Display system tasks are mainly used to display informational and debug messages to track the flow of simulation from log files and also helps to debug faster. There are different groups of display tasks and formats in which they can print values.
$write display arguments in the order they appear in the argument list.
$write does not append the newline character
$display does and can be seen from the example shown below.
module tb; initial begin $display ("This ends with a new line "); $write ("This does not,"); $write ("like this. To start new line, use newline char "); $display ("This always start on a new line !"); end endmodule
ncsim> run This ends with a new line This does not,like this. To start new line, use newline char Hi there ! ncsim: *W,RNQUIE: Simulation is complete.
$strobe prints the final values of variables at the end of the current delta time-step and has a similar format like
module tb; initial begin reg [7:0] a; reg [7:0] b; a = 8'h2D; b = 8'h2D; #10; // Wait till simulation reaches 10ns b <= a + 1; // Assign a+1 value to b $display ("[$display] time=%0t a=0x%0h b=0x%0h", $time, a, b); $strobe ("[$strobe] time=%0t a=0x%0h b=0x%0h", $time, a, b); #1; $display ("[$display] time=%0t a=0x%0h b=0x%0h", $time, a, b); $strobe ("[$strobe] time=%0t a=0x%0h b=0x%0h", $time, a, b); end endmodule
$strobe shows the final updated value of the variable b at time 10ns which is 0x2E, and
$display picks that up only in the next simulation delta at 11ns.
ncsim> run [$display] time=10 a=0x2d b=0x2d [$strobe] time=10 a=0x2d b=0x2e [$display] time=11 a=0x2d b=0x2e [$strobe] time=11 a=0x2d b=0x2e ncsim: *W,RNQUIE: Simulation is complete. ncsim> exit
Verilog Continuous Monitors
$monitor helps to automatically print out variable or expression values whenever the variable or expression in its argument list changes. It achieves a similar effect of calling
$display after every time any of its arguments get updated.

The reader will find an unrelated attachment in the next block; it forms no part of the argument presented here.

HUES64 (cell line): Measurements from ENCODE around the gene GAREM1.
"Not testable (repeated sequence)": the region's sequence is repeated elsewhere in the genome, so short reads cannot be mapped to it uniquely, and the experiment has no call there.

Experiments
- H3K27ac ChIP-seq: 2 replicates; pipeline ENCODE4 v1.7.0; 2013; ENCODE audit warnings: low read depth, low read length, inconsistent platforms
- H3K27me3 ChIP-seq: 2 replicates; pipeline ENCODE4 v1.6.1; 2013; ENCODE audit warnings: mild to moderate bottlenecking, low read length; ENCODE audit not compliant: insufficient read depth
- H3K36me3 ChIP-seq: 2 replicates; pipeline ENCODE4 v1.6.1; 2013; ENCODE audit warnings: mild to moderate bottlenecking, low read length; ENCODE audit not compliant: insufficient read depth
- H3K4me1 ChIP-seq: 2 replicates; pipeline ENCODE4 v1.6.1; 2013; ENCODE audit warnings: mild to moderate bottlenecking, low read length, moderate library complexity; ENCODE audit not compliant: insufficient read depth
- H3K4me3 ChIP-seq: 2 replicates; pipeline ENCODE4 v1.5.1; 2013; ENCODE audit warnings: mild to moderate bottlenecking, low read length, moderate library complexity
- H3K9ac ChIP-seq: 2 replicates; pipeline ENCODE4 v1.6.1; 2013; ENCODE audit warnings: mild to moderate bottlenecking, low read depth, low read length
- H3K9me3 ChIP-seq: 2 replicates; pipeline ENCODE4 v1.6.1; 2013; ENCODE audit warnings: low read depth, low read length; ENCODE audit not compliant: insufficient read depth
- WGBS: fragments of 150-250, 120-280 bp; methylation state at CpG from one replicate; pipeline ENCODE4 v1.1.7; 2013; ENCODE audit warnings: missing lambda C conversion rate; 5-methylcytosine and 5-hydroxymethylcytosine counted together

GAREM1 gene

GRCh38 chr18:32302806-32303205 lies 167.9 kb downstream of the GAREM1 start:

module tb; initial begin reg [7:0] a; reg [7:0] b; a = 8'h2D; b = 8'h2D; #10; // Wait till simulation reaches 10ns b <= a + 1; // Assign a+1 value to b $monitor ("[$monitor] time=%0t a=0x%0h b=0x%0h", $time, a, b); #1 b <= 8'hA4; #5 b <= a - 8'h33; #10 b <= 8'h1; end endmodule
$monitor is like a task that is spawned to run in the background of the main thread which monitors and displays value changes of its argument variables. A new
$monitor task can be issued any number of times during simulation.
ncsim> run [$monitor] time=10 a=0x2d b=0x2e [$monitor] time=11 a=0x2d b=0xa4 [$monitor] time=16 a=0x2d b=0xfa [$monitor] time=26 a=0x2d b=0x1 ncsim: *W,RNQUIE: Simulation is complete.
Verilog Format Specifiers
In order to print variables inside display functions, appropriate format specifiers have to be given for each variable.
|%h, %H||Display in hexadecimal format|
|%d, %D||Display in decimal format|
|%b, %B||Display in binary format|
|%m, %M||Display hierarchical name|
|%s, %S||Display as a string|
|%t, %T||Display in time format|
|%f, %F||Display 'real' in a decimal format|
|%e, %E||Display 'real' in an exponential format|
module tb; initial begin reg [7:0] a; reg [39:0] str = "Hello"; time cur_time; real float_pt; a = 8'h0E; float_pt = 3.142; $display ("a = %h", a); $display ("a = %d", a); $display ("a = %b", a); $display ("str = %s", str); #200 cur_time = $time; $display ("time = %t", cur_time); $display ("float_pt = %f", float_pt); $display ("float_pt = %e", float_pt); end endmodule
ncsim> run a = 0e a = 14 a = 00001110 str = Hello time = 200 float_pt = 3.142000 float_pt = 3.142000e+00 ncsim: *W,RNQUIE: Simulation is complete.
Verilog Escape Sequences
Some characters are considered special since they stand for other display purposes like new-line, tabs and form feeds. In order to print these special characters, each occurrence of such characters have to be escaped.
|"||The " character|
|%%||The % character|
module tb; initial begin $write ("Newline character "); $display ("Tab character stop"); $display ("Escaping " %%"); /* // Compilation errors $display ("Without escaping "); // ERROR : Unterminated string $display ("Without escaping ""); // ERROR : Unterminated string */ end endmodule
ncsim> run Newline character Tab character stop Escaping " % ncsim: *W,RNQUIE: Simulation is complete.
Lexical conventions in Verilog are similar to C in the sense that it contains a stream of tokens. A lexical token may consist of one or more characters and tokens can be comments, keywords, numbers, strings or white space. All lines should be terminated by a semi-colon